Erosion can be a major problem for Kansas farmers: with every downpour or major weather event, precious topsoil slides away from arable fields. This eroded soil can leave large, unplantable tracts in what should be rich agricultural land. One such type of erosion yields larger rills called ephemeral gullies: they often form in the same place year after year and although they can be removed, it all adds to the farmer’s management time and cost.
Not much is known about the effectiveness of current practices for the reduction of ephemeral gully erosion. Some producers use terraces or winter cover crops to mitigate the problem. Others try creating obstacles or artificial swales to stop gully formation. It’s a time-consuming process that eats away at the farmer’s ability to focus on planting, growing, and harvesting.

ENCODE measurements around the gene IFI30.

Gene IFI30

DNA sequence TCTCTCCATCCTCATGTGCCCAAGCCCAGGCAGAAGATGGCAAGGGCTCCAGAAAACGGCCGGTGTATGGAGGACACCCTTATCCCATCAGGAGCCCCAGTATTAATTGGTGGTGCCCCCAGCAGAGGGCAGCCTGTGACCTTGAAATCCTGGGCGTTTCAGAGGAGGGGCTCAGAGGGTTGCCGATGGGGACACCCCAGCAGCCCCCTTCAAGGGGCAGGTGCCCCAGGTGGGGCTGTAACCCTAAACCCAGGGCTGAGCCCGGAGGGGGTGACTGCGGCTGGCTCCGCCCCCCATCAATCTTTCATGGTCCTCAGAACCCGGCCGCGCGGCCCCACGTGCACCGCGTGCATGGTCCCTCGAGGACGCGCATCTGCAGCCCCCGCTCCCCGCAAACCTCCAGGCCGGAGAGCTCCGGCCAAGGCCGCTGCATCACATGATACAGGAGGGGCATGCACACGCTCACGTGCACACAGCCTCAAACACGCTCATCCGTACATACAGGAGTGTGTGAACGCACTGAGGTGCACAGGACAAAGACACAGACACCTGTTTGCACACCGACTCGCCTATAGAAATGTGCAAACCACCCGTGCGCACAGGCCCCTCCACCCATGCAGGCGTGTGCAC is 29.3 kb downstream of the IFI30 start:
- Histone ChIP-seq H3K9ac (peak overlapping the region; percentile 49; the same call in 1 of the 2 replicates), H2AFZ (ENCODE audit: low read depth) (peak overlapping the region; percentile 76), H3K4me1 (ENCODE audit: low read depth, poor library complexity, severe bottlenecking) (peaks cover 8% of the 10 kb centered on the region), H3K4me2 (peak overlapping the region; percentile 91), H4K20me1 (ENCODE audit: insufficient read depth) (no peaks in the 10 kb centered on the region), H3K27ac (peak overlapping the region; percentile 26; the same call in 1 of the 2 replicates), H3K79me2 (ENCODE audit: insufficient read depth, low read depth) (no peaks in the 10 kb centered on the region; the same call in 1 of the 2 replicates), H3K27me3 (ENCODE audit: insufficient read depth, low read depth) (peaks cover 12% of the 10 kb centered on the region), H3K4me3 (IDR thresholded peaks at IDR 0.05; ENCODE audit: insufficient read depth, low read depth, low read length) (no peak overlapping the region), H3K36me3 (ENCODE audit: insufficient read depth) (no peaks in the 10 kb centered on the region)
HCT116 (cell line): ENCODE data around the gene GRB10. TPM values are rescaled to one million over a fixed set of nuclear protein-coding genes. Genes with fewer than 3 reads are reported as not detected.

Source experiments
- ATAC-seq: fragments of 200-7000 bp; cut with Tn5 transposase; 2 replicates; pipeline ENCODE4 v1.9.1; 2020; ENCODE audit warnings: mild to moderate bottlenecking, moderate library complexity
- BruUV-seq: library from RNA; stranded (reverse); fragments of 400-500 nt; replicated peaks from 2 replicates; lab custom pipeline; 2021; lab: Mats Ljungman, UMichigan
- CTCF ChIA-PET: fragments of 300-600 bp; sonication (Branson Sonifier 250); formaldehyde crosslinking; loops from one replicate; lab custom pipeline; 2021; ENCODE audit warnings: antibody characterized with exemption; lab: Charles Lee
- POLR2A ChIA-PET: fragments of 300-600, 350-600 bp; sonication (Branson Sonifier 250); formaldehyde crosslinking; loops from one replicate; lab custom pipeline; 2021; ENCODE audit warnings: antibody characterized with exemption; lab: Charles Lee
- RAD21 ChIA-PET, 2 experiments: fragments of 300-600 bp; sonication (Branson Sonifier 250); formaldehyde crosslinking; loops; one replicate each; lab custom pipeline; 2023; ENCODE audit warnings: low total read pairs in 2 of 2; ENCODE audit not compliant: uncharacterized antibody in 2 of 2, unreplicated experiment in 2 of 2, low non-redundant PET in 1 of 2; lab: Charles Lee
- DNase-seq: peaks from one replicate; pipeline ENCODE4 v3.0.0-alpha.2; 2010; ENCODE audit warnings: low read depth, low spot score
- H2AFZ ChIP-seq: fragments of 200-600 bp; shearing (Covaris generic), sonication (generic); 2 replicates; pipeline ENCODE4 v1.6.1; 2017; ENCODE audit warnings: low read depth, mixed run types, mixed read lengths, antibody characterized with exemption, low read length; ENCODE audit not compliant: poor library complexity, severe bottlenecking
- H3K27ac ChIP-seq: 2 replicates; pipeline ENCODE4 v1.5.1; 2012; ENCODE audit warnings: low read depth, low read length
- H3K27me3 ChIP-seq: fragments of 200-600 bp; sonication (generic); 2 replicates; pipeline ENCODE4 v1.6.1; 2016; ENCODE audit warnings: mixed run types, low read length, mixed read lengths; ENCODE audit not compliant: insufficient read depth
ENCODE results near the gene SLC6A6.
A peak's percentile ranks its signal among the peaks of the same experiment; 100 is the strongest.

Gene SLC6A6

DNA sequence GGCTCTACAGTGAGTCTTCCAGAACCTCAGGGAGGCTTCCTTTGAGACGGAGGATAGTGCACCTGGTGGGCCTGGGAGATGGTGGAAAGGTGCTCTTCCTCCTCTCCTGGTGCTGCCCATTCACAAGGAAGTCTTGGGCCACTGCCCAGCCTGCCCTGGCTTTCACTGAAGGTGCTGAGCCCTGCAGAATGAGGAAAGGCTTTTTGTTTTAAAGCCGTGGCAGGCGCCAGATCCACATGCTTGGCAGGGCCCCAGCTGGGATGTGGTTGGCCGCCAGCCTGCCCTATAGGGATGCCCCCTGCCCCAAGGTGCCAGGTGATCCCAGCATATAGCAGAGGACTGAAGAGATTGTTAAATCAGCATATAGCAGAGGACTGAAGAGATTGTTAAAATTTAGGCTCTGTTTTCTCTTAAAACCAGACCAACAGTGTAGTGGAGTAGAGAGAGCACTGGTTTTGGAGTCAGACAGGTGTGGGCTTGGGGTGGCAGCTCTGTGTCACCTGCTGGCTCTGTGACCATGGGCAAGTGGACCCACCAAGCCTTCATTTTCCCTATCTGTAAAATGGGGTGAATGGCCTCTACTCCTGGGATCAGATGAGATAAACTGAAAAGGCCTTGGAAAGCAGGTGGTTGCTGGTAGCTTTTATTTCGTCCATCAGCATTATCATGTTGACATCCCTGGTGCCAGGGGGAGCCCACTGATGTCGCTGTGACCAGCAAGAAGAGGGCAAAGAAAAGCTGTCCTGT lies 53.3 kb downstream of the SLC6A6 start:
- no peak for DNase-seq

That’s where Dr. Aleksey Sheshukov and his team come in. They want to assess ephemeral gully erosion by monitoring soil loss for ephemeral gullies on several no-till fields in Kansas. This will help them to evaluate the factors contributing to this type of soil loss by creating a predictive model. Once this model is complete, the team will use it to create a set of best management practices for farmers to slow ephemeral gully erosion or, better yet, keep it from happening at all.